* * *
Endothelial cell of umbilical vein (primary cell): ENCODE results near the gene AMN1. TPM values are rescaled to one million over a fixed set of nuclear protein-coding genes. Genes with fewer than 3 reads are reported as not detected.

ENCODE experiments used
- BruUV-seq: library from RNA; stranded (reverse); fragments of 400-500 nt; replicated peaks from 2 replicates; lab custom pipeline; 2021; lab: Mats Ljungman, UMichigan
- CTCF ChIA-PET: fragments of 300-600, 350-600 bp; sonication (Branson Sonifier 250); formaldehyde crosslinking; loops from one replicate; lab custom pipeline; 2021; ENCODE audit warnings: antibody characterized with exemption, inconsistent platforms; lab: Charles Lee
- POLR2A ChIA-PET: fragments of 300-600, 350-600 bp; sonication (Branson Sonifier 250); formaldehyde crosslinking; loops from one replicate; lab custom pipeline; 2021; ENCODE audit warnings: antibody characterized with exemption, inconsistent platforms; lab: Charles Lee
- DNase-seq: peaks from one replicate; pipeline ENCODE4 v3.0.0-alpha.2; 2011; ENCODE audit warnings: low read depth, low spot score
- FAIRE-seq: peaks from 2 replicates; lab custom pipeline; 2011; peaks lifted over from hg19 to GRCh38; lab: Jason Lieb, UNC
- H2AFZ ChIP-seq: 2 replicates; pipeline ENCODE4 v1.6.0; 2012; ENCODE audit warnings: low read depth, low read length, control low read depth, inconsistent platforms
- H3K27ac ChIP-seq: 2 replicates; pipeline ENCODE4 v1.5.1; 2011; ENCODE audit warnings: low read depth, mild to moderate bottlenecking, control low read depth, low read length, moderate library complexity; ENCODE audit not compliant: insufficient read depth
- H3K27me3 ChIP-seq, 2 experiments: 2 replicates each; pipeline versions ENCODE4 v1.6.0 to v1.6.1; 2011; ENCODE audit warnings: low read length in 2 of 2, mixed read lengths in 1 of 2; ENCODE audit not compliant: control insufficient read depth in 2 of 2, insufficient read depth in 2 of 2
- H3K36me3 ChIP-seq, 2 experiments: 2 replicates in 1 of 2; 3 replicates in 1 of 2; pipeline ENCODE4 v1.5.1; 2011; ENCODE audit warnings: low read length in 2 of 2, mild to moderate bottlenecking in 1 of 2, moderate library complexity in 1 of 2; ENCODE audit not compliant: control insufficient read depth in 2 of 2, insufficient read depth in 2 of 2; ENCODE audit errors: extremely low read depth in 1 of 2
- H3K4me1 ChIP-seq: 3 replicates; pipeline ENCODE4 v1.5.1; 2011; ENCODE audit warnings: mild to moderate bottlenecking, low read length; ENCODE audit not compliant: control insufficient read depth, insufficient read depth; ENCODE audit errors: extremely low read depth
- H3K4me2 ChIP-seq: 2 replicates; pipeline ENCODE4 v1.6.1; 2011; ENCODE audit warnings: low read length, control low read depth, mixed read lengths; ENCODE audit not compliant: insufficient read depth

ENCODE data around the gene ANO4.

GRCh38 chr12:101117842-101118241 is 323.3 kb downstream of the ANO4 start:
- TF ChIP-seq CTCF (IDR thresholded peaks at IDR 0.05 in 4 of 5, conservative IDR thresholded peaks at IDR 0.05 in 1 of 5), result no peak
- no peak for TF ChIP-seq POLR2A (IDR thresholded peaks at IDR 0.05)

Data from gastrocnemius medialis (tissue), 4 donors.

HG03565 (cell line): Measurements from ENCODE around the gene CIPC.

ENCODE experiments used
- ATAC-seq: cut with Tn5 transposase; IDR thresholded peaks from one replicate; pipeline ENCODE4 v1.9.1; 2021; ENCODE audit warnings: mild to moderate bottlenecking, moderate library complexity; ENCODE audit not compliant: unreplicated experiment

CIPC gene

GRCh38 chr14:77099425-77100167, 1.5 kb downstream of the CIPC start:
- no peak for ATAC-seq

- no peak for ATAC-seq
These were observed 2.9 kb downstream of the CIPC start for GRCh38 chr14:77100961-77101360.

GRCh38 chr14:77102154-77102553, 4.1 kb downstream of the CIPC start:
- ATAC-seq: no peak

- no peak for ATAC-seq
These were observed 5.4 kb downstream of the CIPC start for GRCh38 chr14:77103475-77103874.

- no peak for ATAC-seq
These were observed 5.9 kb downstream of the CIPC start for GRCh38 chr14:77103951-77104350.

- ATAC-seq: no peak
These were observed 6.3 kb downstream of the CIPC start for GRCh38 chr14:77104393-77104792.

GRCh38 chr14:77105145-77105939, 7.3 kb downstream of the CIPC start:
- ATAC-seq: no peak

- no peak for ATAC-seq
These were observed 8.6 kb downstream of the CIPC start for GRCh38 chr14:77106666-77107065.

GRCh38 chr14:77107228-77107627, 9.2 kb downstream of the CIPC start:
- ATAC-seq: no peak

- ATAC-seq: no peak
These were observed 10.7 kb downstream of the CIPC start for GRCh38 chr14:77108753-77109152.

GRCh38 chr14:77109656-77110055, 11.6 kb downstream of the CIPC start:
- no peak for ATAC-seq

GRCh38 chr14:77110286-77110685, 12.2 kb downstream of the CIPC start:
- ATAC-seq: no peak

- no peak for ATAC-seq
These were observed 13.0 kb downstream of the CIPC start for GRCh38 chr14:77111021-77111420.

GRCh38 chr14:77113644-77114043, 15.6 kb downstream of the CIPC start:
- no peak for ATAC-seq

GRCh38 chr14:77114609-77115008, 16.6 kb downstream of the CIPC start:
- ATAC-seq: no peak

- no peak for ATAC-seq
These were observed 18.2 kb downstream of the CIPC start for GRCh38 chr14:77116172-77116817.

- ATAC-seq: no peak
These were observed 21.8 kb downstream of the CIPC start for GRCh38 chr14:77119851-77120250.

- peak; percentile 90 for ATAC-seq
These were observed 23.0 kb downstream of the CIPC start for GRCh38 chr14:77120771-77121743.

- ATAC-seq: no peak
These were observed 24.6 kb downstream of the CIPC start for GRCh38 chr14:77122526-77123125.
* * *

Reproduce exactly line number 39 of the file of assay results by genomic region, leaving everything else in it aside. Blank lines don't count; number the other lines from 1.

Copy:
GRCh38 chr14:77107228-77107627, 9.2 kb downstream of the CIPC start: